The Case for Change
We gathered views from people who use our health and care services  , through the Our Voice Citizens' Panel, health and care professionals, third sector organisations, technology professionals and managers, representatives of industry and innovators, academia, managers and planners of health and care policy and services. We established an External Expert Panel  for us to gain a broader perspective and look at developments outwith Scotland, which enabled us to draw upon world- leading experts with a wealth of knowledge and extensive experience to advise us on Scotland's approach. We benefitted too from the evidence generated by the Scottish Parliament's Health and Sport Committee inquiry into Technology & Innovation in Health & Social Care  .
Across this engagement a number of themes are prominent, including the need for better interoperability and integration across different sectors and systems, better user experience, better processes and decision making around data sharing and access to records, stronger national leadership that promotes and enables a cultural shift in the use of digital, improved access to technology and infrastructure such as connectivity, an accelerated approach to scaling up, and doing things once nationally or regionally rather than multiple times locally. People want improved access, they want convenience, personalised services, the ability to self-manage and they want trust in the system as to how their data is used.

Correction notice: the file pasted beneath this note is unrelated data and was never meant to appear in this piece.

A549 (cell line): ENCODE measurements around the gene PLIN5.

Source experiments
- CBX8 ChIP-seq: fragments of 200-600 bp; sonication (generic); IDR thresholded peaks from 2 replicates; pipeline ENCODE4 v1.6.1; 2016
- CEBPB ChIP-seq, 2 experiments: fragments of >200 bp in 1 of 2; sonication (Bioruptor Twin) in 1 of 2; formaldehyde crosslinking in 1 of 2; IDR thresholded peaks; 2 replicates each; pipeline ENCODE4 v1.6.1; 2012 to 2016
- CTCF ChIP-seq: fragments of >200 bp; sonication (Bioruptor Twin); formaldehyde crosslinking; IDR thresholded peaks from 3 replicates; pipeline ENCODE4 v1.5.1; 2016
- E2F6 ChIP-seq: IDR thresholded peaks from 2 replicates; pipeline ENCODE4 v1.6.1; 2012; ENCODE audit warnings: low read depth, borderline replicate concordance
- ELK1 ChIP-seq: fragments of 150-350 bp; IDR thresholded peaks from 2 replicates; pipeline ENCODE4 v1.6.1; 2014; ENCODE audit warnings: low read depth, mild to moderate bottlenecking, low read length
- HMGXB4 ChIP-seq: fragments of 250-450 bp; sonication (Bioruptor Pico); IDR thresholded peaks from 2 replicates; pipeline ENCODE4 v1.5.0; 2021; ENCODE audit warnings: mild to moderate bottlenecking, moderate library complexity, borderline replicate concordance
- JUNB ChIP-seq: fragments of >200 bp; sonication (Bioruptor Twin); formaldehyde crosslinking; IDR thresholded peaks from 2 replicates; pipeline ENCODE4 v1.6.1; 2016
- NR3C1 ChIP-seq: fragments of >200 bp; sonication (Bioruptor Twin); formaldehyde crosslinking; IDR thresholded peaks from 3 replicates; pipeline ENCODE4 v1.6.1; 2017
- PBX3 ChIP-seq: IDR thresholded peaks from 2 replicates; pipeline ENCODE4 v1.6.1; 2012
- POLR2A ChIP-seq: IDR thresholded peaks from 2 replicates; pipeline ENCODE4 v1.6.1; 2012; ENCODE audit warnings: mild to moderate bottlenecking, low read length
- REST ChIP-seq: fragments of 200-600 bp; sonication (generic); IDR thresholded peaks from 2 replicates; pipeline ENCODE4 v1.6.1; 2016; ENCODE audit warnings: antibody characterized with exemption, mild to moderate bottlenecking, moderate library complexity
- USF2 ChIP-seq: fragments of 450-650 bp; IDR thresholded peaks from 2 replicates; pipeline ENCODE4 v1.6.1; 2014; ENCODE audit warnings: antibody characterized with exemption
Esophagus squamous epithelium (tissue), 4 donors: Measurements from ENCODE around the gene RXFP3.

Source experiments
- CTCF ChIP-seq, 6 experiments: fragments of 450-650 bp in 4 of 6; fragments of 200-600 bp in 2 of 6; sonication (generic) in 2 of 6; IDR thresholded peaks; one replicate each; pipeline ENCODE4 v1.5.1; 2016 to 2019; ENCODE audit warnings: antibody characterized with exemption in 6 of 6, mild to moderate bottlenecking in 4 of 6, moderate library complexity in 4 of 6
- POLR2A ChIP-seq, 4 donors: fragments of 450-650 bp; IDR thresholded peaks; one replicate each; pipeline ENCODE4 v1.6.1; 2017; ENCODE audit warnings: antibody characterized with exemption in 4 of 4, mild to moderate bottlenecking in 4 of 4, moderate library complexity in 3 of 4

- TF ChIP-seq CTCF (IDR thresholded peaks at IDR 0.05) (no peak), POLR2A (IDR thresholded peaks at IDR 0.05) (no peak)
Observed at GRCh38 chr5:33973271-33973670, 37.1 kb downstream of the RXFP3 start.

These are themes that are not particular to Scotland. We know that our approach to date – similar to almost every other healthcare system in the world – has resulted in an over-reliance on a small number of technology suppliers and an abundance of 'closed disparate systems'. Vital information needed for high quality care is either entirely restricted to individual systems, or is difficult to share. All evidence now suggests that we need a new model that involves a more open and flexible approach that better enables the delivery of citizen-centred services, health and social care integration and self-directed support.
The need for change has also been highlighted by the Health and Sport Committee, whose findings were echoed in our own engagement, and the new approach has been informed by the External Expert Panel based on their extensive learning from elsewhere.
Our engagement does not stop with the development of this strategy. Learning from other areas is a continuous process, as is seeking out formal partnerships with other UK and European regions in order to develop new approaches to delivering services through specific UK and European collaboration and funding opportunities such as the UK Government's Industrial strategy Challenge Fund ( ICSF) and EU Horizon 2020 Programme. Indeed, a number of specific strands of work have been shaped by European and UK funded programmes, for example in relation to home and mobile health monitoring and mental health.